A UAE-based collaboration is soon to release UAE Trade Connect, a nationwide trade finance platform to help banks address the risk of double financing and fraud.
The platform is developed by telecommunications firm Etisalat and tech company Avanza Innovations, together with First Abu Dhabi Bank, a collaboration that was formed in 2017.
Four other banks have now signed up to pilot the solution, with another six banks in active discussions about joining in the coming weeks.
Leveraging blockchain, artificial intelligence and OCR technology, banks can use UAE Trade Connect (UTC) to validate whether the underlying trade transaction is genuine and whether the transaction has already been financed through another bank. This will replace the existing manual, and often inefficient, processes that banks use to detect fraud today.
Speaking at the GTR Mena 2019 conference on February 18, Manoj Menon, head of global transaction banking at First Abu Dhabi Bank, commented on the challenges that UTC is trying to address.
“Every market has its own nuances,” he said. “And one of the nuances in the UAE is around SMEs, where there has been a lot of frauds happening within the banking sector, where duplicate invoices have been financed. The challenge for the banks is to detect this fraud. This has resulted in some of the banks exiting some client segments. SME financing, in particular, has been impacted, and thereby the growth of the UAE economy is being hampered.”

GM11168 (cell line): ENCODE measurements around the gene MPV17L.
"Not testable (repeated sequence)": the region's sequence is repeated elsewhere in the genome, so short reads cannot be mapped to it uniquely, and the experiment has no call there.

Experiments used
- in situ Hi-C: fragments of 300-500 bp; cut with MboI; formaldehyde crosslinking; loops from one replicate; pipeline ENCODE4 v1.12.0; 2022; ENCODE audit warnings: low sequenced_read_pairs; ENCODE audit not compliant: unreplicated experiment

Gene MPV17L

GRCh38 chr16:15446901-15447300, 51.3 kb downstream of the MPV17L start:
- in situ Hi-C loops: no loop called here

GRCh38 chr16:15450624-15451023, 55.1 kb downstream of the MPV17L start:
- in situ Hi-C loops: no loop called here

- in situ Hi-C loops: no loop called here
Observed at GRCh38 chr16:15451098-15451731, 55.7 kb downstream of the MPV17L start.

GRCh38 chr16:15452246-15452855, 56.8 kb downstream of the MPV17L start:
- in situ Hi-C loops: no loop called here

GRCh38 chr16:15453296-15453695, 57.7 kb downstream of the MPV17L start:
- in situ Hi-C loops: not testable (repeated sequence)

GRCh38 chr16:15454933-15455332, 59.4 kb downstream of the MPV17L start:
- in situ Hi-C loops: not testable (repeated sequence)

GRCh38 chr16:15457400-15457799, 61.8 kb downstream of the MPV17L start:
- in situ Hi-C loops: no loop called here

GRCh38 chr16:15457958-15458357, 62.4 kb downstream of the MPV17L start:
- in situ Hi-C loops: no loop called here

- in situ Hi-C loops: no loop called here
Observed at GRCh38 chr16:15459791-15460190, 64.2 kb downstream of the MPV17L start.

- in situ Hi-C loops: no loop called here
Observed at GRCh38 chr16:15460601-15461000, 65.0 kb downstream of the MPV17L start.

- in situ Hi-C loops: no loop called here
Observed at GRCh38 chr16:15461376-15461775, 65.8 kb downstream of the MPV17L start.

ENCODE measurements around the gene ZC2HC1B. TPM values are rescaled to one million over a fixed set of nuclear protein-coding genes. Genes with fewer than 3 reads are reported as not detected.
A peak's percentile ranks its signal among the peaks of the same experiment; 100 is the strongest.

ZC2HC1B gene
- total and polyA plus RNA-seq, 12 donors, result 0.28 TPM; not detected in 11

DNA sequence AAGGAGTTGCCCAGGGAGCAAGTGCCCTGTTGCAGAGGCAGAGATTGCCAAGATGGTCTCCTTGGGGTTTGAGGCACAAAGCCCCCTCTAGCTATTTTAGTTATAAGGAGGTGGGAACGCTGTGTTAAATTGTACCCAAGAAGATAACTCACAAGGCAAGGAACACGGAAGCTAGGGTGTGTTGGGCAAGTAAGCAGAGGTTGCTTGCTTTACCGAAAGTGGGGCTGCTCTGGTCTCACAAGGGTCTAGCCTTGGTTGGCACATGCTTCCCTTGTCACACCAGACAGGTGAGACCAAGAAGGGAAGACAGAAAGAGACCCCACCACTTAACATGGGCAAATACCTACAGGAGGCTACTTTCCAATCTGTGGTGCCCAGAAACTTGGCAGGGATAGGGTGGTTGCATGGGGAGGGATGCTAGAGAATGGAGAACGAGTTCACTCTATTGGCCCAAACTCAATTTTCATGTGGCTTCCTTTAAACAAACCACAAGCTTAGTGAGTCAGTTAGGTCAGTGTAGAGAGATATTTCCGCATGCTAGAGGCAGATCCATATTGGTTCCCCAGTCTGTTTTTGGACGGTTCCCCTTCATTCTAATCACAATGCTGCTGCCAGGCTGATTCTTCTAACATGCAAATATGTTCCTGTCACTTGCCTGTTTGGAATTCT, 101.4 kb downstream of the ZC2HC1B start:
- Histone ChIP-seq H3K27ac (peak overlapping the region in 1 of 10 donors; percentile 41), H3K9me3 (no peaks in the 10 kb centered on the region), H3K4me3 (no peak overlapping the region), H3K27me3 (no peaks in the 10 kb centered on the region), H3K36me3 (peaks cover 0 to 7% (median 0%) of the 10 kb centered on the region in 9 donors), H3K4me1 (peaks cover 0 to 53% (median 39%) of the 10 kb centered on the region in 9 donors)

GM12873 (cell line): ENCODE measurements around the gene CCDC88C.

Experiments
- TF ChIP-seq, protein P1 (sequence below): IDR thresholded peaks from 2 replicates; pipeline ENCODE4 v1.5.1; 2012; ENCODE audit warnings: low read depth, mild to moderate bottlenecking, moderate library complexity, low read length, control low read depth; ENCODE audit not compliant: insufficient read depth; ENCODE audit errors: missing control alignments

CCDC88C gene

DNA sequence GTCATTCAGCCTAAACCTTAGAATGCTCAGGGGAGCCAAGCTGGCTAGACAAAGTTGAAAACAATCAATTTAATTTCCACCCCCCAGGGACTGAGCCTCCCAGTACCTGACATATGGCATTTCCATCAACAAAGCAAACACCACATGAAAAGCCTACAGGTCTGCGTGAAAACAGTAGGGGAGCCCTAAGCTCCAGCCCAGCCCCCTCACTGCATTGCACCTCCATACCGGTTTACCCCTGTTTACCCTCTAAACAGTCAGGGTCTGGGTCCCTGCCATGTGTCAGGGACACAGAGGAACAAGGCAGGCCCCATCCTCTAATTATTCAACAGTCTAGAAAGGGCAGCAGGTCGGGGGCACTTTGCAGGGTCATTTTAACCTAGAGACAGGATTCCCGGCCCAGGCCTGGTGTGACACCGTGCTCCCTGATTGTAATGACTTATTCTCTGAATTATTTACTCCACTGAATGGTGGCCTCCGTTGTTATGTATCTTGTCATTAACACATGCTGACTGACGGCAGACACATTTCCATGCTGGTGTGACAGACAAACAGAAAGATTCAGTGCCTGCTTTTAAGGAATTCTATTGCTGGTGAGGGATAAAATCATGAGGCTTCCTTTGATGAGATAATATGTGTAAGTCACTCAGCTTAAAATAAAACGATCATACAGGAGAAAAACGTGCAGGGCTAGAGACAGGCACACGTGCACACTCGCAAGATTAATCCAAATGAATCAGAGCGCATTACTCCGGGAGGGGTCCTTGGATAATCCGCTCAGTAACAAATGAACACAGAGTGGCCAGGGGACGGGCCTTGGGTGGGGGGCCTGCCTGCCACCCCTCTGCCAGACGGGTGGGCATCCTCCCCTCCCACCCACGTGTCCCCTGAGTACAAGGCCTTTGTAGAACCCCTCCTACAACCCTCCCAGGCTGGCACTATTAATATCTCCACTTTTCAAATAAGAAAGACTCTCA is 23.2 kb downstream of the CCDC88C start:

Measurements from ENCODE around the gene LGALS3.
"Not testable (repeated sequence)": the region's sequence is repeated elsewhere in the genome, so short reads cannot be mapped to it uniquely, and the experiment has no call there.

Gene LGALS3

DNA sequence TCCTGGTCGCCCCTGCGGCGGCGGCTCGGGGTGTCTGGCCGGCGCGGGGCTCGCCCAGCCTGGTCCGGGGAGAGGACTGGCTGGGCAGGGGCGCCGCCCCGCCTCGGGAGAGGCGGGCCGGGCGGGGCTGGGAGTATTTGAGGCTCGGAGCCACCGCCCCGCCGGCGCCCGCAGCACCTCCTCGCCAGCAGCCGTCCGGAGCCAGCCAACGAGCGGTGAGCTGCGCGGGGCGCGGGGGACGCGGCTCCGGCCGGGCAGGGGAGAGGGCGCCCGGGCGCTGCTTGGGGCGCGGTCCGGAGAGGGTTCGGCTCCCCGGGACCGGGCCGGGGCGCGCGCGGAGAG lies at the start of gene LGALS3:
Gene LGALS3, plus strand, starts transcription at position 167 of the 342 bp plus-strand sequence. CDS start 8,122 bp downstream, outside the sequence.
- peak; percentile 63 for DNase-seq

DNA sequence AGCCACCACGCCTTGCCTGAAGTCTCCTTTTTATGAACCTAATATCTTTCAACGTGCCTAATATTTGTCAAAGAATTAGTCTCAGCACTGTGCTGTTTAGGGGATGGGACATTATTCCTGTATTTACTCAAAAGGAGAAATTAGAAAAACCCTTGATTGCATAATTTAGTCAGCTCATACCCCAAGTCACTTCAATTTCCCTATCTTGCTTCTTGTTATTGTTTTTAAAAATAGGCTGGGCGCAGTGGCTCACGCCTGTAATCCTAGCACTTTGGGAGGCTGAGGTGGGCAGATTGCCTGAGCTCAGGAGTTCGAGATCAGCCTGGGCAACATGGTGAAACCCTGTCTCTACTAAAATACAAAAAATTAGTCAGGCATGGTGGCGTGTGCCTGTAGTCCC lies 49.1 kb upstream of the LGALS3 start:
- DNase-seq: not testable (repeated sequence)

UAE Trade Connect will work as follows: a bank sends invoice information into a private permissioned blockchain network through a so-called node on the blockchain. This information is then run through Etisalat’s fraud investigation engine, which performs duplicate and fraudulent invoice checks. It does so by deploying AI to detect data on the invoice, checking it against other invoices and external sources. For example, it can estimate whether the price of a certain good is in accordance with market prices. Based on the engine’s check, the invoice will be given a “pass”, “fail” or “inspect” label. Finally, the bank’s decision to finance or not finance an invoice will be noted on the blockchain.